In the still-lingering aftermath of last year’s Fukushima nuclear crisis, a U.S.-based volunteer group has stepped in with a novel way to help those in Japan both measure radiation levels and map their locations. Sean Bonner, one of the founders of Safecast, says it was natural for them to want to help with information collection, which they have taken more than one step further. While Japanese people were terrified over health concerns, and the country’s government either wasn’t releasing information about radiation, or what it did release wasn’t accurate, Bonner’s team created an updating visual database available online.
Only weeks after the Fukushima disaster began, Safecast created handmade Geiger counters with GPS capabilities, barely larger than your average smartphone. When attached to cars, they measure radiation levels every five seconds, and pair the readings with location data. There are currently between 30 and 35 mobile devices in use in Japan, and another 320 stationary units. Safecast made the technology open source, meaning anyone use and adapt it, and put their database of readings online, so anyone could contribute to or modify for their own purposes, such as those who have combined with online maps. To date, there have been more than 3 million readings taken.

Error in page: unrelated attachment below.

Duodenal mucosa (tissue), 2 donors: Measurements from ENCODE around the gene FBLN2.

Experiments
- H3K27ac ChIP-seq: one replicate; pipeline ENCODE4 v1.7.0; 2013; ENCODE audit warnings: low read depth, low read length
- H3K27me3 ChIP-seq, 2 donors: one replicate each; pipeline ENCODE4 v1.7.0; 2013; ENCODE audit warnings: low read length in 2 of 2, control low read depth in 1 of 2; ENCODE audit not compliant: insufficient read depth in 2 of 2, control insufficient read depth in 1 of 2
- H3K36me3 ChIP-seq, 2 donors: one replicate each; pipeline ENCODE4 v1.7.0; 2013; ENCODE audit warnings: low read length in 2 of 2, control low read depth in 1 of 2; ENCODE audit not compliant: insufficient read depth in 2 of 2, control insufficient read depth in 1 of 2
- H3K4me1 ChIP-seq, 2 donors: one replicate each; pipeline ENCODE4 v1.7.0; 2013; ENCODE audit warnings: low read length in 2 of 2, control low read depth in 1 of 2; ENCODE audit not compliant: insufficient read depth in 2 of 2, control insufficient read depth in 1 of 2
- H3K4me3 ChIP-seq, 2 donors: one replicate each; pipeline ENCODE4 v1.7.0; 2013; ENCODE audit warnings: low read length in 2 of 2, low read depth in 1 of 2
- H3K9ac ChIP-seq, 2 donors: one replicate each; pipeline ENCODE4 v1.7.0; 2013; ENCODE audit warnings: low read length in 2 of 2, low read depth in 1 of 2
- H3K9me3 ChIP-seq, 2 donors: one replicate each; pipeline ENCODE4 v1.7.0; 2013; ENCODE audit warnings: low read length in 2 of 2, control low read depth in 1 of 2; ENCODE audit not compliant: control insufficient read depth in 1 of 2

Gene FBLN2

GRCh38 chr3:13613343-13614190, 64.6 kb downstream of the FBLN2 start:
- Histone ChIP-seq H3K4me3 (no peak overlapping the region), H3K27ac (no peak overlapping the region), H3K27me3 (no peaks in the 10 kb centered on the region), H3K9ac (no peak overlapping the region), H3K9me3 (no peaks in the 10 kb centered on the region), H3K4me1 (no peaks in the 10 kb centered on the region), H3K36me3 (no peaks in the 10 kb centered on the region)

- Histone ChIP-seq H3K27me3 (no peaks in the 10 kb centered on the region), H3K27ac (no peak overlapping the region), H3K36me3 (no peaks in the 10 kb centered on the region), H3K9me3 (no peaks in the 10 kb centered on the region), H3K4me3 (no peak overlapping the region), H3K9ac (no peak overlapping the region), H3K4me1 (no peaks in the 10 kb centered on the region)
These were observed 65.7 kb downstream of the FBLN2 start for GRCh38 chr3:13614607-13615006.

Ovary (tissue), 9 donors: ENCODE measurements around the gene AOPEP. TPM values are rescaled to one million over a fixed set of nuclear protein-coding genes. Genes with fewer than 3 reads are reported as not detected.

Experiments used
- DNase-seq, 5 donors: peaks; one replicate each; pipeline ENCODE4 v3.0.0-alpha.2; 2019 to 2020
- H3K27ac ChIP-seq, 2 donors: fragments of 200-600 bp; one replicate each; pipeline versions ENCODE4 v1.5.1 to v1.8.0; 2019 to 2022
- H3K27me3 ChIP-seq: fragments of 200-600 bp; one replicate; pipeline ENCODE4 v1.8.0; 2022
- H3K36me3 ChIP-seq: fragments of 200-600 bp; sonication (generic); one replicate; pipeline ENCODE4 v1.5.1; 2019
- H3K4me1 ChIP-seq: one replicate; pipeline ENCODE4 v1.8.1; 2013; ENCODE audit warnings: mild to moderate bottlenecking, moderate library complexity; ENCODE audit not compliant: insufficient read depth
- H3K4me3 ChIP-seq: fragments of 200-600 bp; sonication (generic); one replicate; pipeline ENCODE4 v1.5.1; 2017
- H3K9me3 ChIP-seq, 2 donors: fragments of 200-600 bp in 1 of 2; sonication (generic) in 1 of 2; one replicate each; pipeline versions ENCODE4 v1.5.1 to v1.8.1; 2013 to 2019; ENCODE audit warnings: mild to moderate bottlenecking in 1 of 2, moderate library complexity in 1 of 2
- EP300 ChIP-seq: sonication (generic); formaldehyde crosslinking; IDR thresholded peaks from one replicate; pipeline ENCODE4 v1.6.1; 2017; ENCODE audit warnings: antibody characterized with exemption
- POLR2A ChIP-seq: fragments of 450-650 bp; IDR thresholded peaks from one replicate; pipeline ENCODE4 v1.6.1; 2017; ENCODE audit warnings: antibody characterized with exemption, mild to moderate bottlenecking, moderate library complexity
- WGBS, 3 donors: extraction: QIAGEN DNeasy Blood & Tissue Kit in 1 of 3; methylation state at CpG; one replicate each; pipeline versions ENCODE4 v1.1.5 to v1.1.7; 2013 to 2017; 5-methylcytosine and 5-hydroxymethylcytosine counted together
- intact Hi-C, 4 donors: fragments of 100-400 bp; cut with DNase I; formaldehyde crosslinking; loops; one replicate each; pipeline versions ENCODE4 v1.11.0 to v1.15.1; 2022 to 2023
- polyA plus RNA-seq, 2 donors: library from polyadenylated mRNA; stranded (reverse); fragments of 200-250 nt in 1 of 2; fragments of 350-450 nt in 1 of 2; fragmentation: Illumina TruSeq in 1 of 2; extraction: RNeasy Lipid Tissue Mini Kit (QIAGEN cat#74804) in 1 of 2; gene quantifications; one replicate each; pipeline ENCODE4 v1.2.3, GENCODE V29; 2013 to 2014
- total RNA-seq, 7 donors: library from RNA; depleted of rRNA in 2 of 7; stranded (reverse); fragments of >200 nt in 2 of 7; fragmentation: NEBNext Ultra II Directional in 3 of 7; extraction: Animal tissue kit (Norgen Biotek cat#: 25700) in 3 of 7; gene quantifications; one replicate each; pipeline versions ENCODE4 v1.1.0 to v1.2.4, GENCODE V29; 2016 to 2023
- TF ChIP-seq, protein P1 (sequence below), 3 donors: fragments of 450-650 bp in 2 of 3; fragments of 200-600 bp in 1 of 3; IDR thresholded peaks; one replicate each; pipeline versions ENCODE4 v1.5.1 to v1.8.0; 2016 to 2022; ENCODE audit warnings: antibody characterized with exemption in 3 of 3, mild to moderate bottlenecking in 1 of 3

Bonner says he was surprised at the lack of data available during the crisis. In Actuality, Safecast was one of the first to get any real information to the people of Japan. A year and a half later, and now Safecast has an explosion of volunteers in Japan, and around the world. They currently plan to continue focusing on Japan, but would one day like to move up to the global level in terms of providing data. The group has won numerous grants, and now works with Japanese universities, Fukushima’s local governments, and their data is used in schools and shared with residents.
[Via SF Gate]
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